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A Dictionary of Greek and Roman biography and mythology (ed. William Smith) 13 13 Browse Search
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Browsing named entities in A Dictionary of Greek and Roman biography and mythology (ed. William Smith). You can also browse the collection for 415 AD or search for 415 AD in all documents.

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Adama'ntius (*)Adama/ntios), an ancient physician, bearing the title of Iatrosophista (i)atrikw=n lo/gwn sofisth/s, Socrates, Hist. Eccles. 7.13), for the meaning of which see Dict. of Ant. p. 507. Little is known of his personal history, except that he was by birth a Jew, and that he was one of those who fled from Alexandria, at the time of the expulsion of the Jews from that city by the Patriarch St. Cyril, A. D. 415. He went to Constantinople, was persuaded to embrace Christianity, apparently by Atticus the Patriarch of that city, and then returned to Alexandria. (Socrates, l.. c.) Works a Greek treatise on Physiognomy (*Fusiognwmonika\) Adamantius is the author of a Greek treatise on physiognomy, *Fusiognwmonika\, in two books, which is still extant, and which is borrowed in a great measure (as he himself confesses, i. Prooem. p. 314, ed. Franz.) from Polemo's work on the same subject. It is dedicated to Constantius, who is supposed by Fabricius (Biblioth. Graeca, vol. ii. p<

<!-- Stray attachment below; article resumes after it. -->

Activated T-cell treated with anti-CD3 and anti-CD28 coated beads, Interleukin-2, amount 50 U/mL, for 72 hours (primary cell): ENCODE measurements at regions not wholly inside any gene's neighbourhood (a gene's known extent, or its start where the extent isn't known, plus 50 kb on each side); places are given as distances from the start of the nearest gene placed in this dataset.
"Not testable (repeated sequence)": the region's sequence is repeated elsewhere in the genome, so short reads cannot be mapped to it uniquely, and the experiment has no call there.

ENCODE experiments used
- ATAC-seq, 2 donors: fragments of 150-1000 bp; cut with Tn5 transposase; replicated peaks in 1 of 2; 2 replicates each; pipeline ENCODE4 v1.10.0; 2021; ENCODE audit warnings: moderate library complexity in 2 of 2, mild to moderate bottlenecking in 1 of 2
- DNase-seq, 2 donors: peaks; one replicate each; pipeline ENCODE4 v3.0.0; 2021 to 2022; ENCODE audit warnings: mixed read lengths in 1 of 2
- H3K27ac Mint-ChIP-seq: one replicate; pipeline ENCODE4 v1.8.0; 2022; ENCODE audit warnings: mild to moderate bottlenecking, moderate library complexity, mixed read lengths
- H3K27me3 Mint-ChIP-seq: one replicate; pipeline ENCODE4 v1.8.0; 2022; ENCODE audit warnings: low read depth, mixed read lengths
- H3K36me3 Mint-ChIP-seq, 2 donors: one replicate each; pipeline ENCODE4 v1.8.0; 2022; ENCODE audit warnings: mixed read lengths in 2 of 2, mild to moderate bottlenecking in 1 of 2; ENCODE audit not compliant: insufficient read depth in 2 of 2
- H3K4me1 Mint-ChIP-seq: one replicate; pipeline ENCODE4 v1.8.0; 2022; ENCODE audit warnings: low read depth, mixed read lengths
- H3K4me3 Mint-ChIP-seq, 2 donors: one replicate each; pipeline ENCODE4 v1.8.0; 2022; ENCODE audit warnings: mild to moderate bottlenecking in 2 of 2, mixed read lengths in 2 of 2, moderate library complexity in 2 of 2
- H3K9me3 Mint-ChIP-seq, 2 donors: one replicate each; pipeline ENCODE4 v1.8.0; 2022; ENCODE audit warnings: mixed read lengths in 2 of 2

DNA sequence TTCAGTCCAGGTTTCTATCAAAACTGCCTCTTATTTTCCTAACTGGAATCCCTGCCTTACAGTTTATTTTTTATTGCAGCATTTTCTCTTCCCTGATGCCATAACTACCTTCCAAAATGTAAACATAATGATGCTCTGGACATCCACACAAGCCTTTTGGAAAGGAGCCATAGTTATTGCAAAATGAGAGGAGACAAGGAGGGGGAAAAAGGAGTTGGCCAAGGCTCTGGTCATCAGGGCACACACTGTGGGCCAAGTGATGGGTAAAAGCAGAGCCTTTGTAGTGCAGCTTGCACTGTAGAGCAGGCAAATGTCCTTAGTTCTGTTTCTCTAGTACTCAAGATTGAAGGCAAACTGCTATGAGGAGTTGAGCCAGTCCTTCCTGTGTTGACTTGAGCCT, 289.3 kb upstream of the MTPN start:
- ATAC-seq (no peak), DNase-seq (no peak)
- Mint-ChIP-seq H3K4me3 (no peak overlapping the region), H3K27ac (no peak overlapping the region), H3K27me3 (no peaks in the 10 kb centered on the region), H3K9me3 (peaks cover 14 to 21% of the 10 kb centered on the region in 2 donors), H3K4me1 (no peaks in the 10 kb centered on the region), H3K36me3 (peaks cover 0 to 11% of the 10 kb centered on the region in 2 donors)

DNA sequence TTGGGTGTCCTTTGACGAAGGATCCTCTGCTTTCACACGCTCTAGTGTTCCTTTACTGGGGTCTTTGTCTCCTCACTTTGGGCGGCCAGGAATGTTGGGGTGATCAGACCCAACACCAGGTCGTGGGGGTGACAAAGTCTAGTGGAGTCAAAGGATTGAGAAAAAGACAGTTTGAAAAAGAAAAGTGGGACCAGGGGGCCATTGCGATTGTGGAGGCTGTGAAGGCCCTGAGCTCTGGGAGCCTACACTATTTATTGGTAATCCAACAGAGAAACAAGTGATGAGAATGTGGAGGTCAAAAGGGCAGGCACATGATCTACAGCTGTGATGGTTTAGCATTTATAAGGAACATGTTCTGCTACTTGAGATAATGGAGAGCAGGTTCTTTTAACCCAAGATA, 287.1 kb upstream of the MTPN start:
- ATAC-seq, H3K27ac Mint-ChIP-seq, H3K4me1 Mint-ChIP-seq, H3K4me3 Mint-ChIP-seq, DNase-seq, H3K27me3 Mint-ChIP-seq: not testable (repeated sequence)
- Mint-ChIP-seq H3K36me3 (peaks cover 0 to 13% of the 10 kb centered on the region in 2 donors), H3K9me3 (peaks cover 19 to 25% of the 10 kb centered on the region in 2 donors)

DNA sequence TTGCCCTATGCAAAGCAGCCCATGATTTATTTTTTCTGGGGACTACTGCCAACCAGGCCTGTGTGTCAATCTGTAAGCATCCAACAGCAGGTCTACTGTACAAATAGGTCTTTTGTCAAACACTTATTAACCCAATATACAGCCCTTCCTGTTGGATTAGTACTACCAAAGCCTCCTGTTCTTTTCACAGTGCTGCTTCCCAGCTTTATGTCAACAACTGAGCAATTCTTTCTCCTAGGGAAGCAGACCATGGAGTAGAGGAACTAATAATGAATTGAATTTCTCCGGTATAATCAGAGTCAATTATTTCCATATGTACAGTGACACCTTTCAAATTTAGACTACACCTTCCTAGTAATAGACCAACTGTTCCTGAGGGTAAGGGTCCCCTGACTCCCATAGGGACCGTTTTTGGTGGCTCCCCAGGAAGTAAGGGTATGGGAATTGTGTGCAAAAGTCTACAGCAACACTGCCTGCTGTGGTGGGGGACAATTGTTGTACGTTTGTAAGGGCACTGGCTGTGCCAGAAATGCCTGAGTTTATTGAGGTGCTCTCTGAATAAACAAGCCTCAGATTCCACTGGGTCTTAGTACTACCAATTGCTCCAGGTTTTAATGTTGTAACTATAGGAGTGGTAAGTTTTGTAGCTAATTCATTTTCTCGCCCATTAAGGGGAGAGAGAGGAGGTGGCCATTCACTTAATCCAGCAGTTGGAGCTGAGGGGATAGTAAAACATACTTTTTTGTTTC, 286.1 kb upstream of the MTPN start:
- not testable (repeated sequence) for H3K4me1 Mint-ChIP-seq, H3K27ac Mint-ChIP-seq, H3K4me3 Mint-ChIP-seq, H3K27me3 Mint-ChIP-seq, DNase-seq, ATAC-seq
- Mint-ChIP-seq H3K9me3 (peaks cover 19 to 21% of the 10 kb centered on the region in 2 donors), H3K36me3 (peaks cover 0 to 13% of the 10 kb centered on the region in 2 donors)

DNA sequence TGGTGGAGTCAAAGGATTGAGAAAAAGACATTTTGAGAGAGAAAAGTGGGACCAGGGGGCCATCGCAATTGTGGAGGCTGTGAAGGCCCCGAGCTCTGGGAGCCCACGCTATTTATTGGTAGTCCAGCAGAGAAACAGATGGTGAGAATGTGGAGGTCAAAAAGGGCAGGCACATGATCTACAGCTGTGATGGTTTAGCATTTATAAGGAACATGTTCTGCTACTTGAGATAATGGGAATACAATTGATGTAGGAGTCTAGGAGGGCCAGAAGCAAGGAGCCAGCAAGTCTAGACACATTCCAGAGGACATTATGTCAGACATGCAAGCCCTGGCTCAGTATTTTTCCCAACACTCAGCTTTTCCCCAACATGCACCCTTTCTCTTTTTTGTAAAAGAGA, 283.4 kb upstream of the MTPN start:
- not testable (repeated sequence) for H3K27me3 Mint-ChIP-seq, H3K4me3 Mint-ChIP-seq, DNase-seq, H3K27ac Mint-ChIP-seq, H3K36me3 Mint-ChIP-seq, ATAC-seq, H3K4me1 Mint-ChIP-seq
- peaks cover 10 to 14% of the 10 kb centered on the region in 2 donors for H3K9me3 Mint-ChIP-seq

Ania'nus 2. Deacon of Celeda, in Italy, at the beginning of the 5th century, a native of Campania, was the amanuensis of Pelagius, and himself a warm Pelagian. He was present at the synod of Diospolis (A. D. 415), and wrote on the Pelagian controversy against Jerome. (Hieron. Epist. 81.) He also translated into Latin the homilies of Chrysostom on the Gospel of Matthew and on the Apostle Paul, and Chrysostom's Letters to Neophytes. Of all his works there are only extant the translations of the first eight of Chrysostom's homilies on Matthew, which are printed in Montfaucon's edition of Chrysostom. The rest of those homilies were translated by Gregorius (or Georgius) Trapezuntius, but Fabricius regards all up to the 26th as the work of Anianus, but interpolated by Gregory. (Bibl. Graec. viii. p. 552, note.) Sigebert and other writers attribute the translation of Chrysostom to the jurist Anianus, who lived under Alaric; but this is a manifest error, since the preface to the work is addr